ABSTRACT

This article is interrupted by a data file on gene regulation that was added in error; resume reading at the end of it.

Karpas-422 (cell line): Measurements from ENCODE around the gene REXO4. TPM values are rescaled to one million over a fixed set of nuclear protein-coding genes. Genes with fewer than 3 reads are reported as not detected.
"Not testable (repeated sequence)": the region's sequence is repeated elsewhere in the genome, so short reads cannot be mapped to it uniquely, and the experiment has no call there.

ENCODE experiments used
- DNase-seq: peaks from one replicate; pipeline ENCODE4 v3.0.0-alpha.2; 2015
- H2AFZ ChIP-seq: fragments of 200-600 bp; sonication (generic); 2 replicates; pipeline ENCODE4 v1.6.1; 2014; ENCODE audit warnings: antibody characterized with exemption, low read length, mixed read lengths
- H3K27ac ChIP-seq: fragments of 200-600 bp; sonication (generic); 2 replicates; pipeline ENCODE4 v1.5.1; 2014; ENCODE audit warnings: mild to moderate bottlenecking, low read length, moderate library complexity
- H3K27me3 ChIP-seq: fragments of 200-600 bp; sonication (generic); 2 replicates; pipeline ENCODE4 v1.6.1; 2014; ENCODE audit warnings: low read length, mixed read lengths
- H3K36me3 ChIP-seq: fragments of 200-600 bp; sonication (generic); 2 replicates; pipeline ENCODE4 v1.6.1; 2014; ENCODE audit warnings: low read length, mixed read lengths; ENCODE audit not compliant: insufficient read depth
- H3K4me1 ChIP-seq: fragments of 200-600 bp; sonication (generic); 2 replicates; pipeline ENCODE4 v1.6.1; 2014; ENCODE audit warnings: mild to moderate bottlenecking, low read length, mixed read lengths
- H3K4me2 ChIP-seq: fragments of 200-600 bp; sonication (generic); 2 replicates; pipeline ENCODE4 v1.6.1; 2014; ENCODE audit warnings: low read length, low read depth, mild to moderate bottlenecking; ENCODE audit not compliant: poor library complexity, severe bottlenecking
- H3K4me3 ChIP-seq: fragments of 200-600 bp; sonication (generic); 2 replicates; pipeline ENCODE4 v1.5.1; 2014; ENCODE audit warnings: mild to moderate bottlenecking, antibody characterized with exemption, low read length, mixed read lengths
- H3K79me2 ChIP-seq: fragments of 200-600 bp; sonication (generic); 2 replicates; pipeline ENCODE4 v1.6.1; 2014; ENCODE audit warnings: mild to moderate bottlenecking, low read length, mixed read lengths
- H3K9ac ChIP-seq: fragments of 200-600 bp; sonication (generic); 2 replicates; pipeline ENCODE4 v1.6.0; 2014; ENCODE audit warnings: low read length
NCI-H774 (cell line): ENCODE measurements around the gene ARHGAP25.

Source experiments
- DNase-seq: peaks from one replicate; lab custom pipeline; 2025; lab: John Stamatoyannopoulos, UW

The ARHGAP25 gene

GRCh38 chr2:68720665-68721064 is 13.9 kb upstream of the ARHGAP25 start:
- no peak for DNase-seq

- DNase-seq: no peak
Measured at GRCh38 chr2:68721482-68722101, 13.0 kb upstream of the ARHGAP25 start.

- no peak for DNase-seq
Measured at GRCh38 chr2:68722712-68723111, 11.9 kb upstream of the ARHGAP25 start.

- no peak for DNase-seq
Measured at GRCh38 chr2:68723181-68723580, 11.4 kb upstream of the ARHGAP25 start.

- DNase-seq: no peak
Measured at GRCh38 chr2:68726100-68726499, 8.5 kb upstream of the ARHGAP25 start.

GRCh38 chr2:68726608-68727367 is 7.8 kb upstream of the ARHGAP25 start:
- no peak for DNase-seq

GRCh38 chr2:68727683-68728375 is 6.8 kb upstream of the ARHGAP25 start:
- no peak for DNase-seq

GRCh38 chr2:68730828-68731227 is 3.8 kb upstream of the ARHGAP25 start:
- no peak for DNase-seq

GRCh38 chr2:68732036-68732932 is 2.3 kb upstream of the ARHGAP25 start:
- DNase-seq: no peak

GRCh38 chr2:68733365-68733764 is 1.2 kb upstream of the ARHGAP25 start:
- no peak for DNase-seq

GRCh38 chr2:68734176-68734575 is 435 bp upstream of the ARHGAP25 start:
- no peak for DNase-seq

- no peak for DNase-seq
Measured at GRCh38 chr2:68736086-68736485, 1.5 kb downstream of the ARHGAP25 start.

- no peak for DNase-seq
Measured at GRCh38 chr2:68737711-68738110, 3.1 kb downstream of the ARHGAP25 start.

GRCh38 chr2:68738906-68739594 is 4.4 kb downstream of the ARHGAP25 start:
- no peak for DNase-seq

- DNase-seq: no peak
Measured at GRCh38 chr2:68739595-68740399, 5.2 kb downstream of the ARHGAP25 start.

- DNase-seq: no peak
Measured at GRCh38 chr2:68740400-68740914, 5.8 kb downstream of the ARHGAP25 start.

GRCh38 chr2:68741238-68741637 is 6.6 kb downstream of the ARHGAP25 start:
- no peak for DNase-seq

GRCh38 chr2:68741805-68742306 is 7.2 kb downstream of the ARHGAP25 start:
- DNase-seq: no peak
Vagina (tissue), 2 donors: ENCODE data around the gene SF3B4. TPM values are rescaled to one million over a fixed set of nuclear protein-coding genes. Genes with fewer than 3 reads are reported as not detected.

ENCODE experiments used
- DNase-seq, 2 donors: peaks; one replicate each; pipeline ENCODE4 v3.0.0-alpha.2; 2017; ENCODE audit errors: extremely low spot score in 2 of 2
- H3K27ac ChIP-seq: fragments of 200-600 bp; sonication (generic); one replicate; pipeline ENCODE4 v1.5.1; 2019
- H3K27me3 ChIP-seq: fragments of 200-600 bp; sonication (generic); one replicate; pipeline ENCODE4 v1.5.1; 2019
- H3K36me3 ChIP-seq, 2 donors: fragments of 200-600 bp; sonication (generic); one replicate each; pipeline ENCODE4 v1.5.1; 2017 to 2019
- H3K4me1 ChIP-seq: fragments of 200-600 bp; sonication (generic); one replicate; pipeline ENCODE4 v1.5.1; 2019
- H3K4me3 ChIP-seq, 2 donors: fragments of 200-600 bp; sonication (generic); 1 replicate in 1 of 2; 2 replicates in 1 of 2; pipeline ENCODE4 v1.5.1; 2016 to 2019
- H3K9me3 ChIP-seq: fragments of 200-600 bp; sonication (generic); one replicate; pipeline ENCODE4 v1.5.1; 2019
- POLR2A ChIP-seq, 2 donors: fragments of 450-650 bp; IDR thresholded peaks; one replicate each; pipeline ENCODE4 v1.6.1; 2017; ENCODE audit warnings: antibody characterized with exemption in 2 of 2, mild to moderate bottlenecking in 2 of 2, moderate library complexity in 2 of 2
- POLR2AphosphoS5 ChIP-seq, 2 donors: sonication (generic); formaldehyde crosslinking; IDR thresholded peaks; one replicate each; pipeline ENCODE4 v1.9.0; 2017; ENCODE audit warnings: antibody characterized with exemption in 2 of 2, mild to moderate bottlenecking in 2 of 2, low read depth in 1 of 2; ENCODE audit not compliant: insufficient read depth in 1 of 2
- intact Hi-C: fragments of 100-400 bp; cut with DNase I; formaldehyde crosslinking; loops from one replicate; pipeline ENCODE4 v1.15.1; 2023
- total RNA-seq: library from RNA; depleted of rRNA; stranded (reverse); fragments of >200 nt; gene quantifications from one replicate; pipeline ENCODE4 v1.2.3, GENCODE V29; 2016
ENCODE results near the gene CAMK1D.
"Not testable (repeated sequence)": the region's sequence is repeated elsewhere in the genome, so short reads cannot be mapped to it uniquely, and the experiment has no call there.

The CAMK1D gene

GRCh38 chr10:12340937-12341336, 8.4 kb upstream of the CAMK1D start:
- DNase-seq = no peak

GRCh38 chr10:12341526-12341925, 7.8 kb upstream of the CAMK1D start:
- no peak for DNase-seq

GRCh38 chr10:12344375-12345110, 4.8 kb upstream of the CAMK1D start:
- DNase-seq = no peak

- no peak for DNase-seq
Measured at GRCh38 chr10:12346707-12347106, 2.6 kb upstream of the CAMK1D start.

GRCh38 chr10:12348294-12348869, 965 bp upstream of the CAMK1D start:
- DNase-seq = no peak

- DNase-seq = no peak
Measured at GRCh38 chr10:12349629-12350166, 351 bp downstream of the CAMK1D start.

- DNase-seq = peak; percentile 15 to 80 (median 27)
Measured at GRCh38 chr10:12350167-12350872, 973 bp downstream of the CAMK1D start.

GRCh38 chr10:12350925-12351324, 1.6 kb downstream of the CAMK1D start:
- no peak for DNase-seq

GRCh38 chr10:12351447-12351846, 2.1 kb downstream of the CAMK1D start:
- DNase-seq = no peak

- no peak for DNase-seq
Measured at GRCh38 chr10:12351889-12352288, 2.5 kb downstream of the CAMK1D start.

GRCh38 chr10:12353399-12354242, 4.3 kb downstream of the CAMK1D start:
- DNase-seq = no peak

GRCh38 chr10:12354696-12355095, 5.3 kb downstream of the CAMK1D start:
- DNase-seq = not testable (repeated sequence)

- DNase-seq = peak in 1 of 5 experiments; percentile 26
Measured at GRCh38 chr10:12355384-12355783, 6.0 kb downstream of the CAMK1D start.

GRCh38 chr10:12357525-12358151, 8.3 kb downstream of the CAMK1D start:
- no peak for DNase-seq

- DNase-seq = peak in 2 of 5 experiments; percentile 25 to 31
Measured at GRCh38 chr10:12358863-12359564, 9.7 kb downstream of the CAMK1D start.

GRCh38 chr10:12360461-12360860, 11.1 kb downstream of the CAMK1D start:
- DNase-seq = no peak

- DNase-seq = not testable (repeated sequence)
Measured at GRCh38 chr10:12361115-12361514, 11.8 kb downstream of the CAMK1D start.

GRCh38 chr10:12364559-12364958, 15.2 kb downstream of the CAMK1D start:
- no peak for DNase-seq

We collected spectral induced polarization spectra with clean sand mixed with metallic particles (either silver, graphite, copper, steel, magnetite, or pyrite particles). The initial pore water conductivity was either 1500 or 1000  μScm1 depending on the experiments (25°C, NaCl). For each of the 15 experiments, we used a narrow and unimodal grain size distribution for the metallic particles. The resulting polarization spectra display clear polarization peaks in the phase and can be fitted with a Cole-Cole complex conductivity model. In addition to this, the chargeability scales with the volume content of the metallic particles in a way that is consistent with the theory of disseminated metallic particles in a weakly polarizable background. Similarly, the phase scales with the content of the metallic particles in a predictable way. The Cole-Cole relaxation time shows a rough dependence with the mean particle size. The trend between these two parameters can be used to determine an apparent diffusion coefficient for the charge carriers responsible for the polarization. Finally, we conducted a laboratory sandbox experiment in which we put a copper plate in tap water-saturated sand. We use an approach based on self-potential tomography and compactness to invert the secondary source current density from the secondary voltages associated with time-domain induced polarization. With this approach, we localized the copper plate and determined a value for the relaxation time that is consistent with the laboratory core sample experiments.

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